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opposition player was “inappropriate”. This is incorrect – it would have been inappropriate for the fan to ask Grealish when best to remove the old stems of herbaceous perennials. The fellow was,

of course, just being rude. You would hope a man like Leslie who lives by the spoken word were more precise with his language. It is an entertainment in itself, listening to commentators setting Luton up as a cuddly one-eyed teddy bear in the Hamleys of the Premier League, while figuratively stuffing their finger in the dam to hold back the Bedfordshire bile.

Cameron Carter

Torquay’s Plainmoor home is owned by the supportive local council

Sharp end CLUBS IN CRISIS

Torquay have had a rough ride since relegation from the League a decade ago and are in the mire again after owner Clarke Osborne announced his intention to put the club into administration late last month, claiming he could no longer fund the club and was resigning as chairman.

Osborne, a property developer, has through his company Riviera Stadium Ltd loaned the club an estimated £6 million since taking over in 2016. But he has a history of unmet stadium development promises at Swindon and Reading speedway clubs as well as the dog track at Milton Keynes, and talk of a new stadium for Torquay has come to nothing. Also of concern is the source of those loans to the club – Riviera, a subsidiary company of Osborne’s Gaming International, has an unsecured debt of more than £4.5m due to Torquay United and its other sources of funding appear to be minimal.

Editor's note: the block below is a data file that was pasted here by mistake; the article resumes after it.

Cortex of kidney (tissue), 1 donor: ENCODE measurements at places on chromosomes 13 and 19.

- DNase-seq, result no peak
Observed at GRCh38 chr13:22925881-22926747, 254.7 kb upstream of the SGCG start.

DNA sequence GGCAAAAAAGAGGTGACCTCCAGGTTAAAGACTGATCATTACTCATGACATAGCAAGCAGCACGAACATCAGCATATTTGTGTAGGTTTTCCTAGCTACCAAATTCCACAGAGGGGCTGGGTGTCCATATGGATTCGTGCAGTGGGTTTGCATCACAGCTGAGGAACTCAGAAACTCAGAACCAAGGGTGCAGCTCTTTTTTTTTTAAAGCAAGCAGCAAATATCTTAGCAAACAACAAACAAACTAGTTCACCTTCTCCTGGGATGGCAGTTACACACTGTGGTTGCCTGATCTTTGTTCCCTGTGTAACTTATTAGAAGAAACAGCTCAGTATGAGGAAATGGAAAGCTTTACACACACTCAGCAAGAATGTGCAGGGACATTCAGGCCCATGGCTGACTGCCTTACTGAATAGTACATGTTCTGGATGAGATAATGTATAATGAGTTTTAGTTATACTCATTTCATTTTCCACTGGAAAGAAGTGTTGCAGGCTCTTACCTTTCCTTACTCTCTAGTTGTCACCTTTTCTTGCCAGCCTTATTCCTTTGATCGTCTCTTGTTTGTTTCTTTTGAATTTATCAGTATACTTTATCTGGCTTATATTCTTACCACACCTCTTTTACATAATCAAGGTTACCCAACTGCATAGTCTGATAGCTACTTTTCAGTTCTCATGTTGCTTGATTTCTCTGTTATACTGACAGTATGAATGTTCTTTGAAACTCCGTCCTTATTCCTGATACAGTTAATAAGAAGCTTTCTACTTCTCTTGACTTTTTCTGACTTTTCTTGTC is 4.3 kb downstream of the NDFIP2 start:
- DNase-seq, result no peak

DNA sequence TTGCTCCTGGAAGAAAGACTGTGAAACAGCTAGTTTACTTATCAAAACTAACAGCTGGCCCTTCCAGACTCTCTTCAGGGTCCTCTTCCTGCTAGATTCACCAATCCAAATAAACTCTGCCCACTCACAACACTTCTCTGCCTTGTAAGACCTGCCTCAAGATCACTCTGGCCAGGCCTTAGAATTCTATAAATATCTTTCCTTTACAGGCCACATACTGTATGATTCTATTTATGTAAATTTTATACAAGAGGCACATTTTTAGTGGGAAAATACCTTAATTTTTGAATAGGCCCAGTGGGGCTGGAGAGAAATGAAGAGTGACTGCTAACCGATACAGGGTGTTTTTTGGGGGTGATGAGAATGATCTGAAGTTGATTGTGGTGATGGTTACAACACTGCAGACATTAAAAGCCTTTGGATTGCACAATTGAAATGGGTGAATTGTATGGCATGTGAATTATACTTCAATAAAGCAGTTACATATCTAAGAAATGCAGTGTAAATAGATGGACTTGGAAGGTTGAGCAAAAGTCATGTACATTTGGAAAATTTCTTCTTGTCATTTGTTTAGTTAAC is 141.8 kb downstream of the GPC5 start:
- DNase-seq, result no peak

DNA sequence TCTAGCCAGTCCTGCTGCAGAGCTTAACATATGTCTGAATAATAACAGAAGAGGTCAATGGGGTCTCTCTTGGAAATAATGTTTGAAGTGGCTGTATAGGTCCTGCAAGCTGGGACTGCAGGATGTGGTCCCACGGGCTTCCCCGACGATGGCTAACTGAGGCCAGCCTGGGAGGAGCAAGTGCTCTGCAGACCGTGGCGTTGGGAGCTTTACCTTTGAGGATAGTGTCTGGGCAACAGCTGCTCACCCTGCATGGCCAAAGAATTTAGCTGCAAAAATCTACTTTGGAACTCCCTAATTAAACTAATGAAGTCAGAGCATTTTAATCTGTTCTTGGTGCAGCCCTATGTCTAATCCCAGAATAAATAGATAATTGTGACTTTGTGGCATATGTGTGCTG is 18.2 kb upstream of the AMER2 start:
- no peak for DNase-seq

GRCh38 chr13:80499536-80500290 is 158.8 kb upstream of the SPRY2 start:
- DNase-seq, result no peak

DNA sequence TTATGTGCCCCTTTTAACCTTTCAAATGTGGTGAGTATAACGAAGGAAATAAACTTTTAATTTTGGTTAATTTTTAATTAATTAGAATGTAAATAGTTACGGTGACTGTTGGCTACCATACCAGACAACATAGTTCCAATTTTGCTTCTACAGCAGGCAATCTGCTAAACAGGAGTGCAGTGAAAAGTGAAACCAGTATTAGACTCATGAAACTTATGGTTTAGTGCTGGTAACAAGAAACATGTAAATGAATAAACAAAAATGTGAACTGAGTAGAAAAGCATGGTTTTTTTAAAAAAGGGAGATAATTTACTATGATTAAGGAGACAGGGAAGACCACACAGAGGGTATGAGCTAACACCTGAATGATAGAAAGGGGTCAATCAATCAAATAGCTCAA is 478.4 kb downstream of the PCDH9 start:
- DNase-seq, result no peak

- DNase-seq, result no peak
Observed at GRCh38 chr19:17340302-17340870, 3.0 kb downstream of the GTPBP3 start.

The Torquay United Supporters Trust has been raising money for its contingency fund (the club have their own fundraiser), which it could possibly use to team up with prospective new investors, set up a community share issue or establish a phoenix club. There are said to be three interested parties, but with the administrators in the building (though

Rochdale chairman Simon Gauge

Blackburn keeper Aynsley Pears clears tennis balls off the pitch against Newcastle not yet formally appointed), time is running out.

Torquay fans can at least take heart from the response to the crisis – almost 3,500 turned up for their recent National League South match at home to Aveley, and the freehold to Plainmoor being owned by the supportive local council offers some protection in the event of a fire sale. But administration, and a tenpoint penalty, brings the risk of a drop into the seventh tier.

Rochdale raised the spectre of liquidation last month but on February 29

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a new prospective owner, the American firm World Soccer Holdings, signed a letter of intent to buy the club. Dale’s chairman, Simon Gauge, had warned on liquidation earlier in February, having reached his own “credit limit” with Dale after putting in £566,000 since taking over in 2021 when fans saw off a hostile takeover attempt (see WSC 414).

To unlock the new investment and approve the takeover Gauge says shareholders need to agree a restructure at an EGM on March 7 that would enable nine million new shares to be issued, making a 90 per cent shareholding available to the new owners. Rochdale’s ownership currently consists of a range of small fan-held shareholdings (the fans’ trust owns 13.9 per cent and 42.8 per cent is split between more than 500 individual supporters). But the Dale chairman says the restructure, which would heavily dilute fans’ stakes, would enable outside investment of around £2m. Surrendering such a large stake in the club comes with its own risks and the supporters’ trust has questioned whether such a large new share issue is needed to draw in investment.

Blackburn fans’ protest at their televised FA Cup tie against Newcastle drew attention to the latest downturn in the club’s troubled ownership by the Indian chicken company Venky’s, whose

SCENES FROM FOOTBALL HISTORY No 386

D AV E RO B I N S O N

WSC 7

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